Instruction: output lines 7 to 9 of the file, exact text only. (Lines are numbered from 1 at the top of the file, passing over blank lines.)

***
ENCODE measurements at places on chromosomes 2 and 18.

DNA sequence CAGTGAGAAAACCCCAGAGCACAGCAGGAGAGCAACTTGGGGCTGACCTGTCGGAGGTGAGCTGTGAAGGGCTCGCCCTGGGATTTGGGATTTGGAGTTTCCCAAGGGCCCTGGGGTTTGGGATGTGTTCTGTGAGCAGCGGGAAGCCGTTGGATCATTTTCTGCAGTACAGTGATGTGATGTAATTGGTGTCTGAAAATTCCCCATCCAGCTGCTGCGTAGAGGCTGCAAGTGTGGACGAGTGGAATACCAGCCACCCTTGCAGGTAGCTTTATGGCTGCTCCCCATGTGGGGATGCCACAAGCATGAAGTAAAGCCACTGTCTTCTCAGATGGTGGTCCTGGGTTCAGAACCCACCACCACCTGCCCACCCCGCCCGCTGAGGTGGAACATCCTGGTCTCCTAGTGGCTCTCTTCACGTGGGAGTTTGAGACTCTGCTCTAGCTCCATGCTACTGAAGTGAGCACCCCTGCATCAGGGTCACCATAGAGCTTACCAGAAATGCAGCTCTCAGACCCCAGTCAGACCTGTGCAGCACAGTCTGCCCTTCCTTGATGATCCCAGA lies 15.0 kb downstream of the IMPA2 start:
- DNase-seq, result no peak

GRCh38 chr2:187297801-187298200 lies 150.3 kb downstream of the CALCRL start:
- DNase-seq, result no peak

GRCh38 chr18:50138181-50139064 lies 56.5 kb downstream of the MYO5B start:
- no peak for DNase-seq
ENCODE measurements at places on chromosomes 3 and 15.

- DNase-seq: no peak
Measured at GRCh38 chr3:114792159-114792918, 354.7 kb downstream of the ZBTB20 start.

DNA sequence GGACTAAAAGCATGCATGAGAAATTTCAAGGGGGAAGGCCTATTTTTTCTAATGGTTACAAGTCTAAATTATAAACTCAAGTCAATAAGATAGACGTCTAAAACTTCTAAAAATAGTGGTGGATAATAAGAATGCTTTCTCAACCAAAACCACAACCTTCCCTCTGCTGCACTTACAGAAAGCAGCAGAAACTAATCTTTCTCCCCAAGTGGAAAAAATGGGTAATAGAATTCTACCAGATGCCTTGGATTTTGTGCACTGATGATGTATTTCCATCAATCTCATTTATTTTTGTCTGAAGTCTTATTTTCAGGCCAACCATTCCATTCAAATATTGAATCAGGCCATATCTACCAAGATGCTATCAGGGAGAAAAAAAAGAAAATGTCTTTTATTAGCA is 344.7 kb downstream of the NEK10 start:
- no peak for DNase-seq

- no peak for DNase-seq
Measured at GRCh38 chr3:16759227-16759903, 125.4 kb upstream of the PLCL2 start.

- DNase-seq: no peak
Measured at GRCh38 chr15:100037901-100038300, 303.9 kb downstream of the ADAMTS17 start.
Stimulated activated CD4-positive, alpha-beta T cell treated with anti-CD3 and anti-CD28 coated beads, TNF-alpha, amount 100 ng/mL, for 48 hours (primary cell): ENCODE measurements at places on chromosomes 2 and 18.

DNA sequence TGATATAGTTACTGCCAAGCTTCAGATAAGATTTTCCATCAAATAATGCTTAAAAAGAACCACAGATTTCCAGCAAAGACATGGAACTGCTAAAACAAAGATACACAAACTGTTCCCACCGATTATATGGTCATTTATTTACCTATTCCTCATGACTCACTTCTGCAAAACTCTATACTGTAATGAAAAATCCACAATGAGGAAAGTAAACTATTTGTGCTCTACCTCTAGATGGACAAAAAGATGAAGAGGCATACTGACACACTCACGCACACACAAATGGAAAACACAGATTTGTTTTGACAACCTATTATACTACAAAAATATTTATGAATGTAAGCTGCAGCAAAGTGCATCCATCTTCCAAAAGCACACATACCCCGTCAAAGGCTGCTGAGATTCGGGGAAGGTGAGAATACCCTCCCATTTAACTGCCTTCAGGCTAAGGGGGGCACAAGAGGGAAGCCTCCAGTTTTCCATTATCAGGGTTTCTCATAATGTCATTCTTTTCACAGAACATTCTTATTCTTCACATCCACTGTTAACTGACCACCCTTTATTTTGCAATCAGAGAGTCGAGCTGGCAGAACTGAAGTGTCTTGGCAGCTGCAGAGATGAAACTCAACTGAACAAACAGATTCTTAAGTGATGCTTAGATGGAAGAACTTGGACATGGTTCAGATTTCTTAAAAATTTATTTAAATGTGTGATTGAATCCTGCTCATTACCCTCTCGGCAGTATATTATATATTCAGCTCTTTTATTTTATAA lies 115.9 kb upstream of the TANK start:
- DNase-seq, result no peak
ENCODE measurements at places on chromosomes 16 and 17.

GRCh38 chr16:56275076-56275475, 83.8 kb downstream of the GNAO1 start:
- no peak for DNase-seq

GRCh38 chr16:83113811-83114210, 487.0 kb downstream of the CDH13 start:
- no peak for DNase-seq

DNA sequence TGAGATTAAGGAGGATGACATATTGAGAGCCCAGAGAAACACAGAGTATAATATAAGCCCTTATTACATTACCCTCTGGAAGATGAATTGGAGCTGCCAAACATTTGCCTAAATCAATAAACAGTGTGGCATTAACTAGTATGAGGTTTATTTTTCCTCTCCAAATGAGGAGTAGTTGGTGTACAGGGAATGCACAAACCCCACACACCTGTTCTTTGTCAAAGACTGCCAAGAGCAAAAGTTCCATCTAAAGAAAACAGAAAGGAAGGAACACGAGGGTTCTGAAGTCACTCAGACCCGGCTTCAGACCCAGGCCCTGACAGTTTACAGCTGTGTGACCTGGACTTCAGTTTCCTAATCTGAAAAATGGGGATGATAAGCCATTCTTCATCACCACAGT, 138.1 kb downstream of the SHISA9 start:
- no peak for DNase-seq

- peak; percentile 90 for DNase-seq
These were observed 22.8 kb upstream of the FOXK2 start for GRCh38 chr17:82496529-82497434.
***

- no peak for DNase-seq
ENCODE measurements at places on chromosomes 3 and 15.

- DNase-seq: no peak